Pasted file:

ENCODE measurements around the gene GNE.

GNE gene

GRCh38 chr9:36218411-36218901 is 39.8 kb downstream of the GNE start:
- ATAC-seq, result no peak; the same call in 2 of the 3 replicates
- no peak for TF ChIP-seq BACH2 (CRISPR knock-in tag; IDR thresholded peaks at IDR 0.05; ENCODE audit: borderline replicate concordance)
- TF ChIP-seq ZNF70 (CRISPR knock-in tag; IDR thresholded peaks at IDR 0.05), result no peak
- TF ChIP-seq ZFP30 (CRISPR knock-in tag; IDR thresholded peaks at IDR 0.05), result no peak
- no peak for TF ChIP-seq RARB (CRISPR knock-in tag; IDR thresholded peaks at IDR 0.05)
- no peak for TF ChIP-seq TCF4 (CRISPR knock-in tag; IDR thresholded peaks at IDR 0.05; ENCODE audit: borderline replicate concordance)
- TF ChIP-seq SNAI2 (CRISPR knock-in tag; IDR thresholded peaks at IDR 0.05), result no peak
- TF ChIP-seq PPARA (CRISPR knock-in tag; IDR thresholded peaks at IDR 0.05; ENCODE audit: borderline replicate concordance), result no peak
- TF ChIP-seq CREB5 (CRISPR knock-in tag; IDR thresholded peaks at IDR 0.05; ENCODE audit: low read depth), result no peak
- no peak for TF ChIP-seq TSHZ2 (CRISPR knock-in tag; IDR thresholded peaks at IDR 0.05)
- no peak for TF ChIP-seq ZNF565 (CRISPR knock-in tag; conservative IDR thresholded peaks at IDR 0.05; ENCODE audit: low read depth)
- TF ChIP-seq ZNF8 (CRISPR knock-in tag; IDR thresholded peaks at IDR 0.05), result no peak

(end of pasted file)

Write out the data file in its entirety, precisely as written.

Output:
ENCODE measurements around the gene GNE.

GNE gene

GRCh38 chr9:36218411-36218901 is 39.8 kb downstream of the GNE start:
- ATAC-seq, result no peak; the same call in 2 of the 3 replicates
- no peak for TF ChIP-seq BACH2 (CRISPR knock-in tag; IDR thresholded peaks at IDR 0.05; ENCODE audit: borderline replicate concordance)
- TF ChIP-seq ZNF70 (CRISPR knock-in tag; IDR thresholded peaks at IDR 0.05), result no peak
- TF ChIP-seq ZFP30 (CRISPR knock-in tag; IDR thresholded peaks at IDR 0.05), result no peak
- no peak for TF ChIP-seq RARB (CRISPR knock-in tag; IDR thresholded peaks at IDR 0.05)
- no peak for TF ChIP-seq TCF4 (CRISPR knock-in tag; IDR thresholded peaks at IDR 0.05; ENCODE audit: borderline replicate concordance)
- TF ChIP-seq SNAI2 (CRISPR knock-in tag; IDR thresholded peaks at IDR 0.05), result no peak
- TF ChIP-seq PPARA (CRISPR knock-in tag; IDR thresholded peaks at IDR 0.05; ENCODE audit: borderline replicate concordance), result no peak
- TF ChIP-seq CREB5 (CRISPR knock-in tag; IDR thresholded peaks at IDR 0.05; ENCODE audit: low read depth), result no peak
- no peak for TF ChIP-seq TSHZ2 (CRISPR knock-in tag; IDR thresholded peaks at IDR 0.05)
- no peak for TF ChIP-seq ZNF565 (CRISPR knock-in tag; conservative IDR thresholded peaks at IDR 0.05; ENCODE audit: low read depth)
- TF ChIP-seq ZNF8 (CRISPR knock-in tag; IDR thresholded peaks at IDR 0.05), result no peak